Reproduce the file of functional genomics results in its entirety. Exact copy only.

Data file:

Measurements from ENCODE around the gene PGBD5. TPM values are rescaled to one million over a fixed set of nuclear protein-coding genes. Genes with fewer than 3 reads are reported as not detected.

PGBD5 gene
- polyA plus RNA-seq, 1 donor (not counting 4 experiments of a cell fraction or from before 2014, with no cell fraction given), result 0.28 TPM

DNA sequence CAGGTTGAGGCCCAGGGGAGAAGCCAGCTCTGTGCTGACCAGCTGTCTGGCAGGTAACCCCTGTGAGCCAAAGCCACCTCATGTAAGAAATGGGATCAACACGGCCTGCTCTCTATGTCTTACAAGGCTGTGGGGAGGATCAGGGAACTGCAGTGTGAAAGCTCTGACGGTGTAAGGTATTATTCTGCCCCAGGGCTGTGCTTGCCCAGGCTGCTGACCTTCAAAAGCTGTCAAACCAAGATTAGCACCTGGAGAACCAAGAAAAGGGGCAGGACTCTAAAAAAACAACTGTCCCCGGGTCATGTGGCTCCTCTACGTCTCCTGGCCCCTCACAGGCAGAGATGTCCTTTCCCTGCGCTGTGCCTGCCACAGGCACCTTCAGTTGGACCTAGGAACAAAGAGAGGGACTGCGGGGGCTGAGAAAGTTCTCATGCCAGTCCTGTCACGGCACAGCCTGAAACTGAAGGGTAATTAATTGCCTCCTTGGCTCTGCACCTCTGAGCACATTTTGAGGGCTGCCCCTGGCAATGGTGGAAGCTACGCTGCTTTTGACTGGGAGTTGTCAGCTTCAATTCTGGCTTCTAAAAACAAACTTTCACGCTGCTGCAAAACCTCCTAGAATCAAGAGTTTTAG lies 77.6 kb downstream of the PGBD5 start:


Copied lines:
Measurements from ENCODE around the gene PGBD5. TPM values are rescaled to one million over a fixed set of nuclear protein-coding genes. Genes with fewer than 3 reads are reported as not detected.

PGBD5 gene
- polyA plus RNA-seq, 1 donor (not counting 4 experiments of a cell fraction or from before 2014, with no cell fraction given), result 0.28 TPM

DNA sequence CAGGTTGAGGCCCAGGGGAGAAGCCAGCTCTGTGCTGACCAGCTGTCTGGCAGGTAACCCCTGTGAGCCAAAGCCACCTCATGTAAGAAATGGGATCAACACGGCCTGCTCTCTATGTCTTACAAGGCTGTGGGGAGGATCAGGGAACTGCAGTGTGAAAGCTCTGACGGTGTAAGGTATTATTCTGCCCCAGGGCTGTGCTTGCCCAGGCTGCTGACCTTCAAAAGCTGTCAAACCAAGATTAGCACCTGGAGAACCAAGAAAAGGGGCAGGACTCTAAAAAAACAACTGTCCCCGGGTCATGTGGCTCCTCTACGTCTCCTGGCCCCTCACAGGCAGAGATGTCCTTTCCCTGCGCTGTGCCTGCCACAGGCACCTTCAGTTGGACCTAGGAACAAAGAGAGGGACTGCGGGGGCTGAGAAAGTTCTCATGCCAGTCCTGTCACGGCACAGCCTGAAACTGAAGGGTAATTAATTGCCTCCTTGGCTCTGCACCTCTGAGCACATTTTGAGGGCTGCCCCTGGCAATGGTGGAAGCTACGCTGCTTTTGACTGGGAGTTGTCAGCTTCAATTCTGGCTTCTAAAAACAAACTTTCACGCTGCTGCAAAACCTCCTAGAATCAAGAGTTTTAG lies 77.6 kb downstream of the PGBD5 start: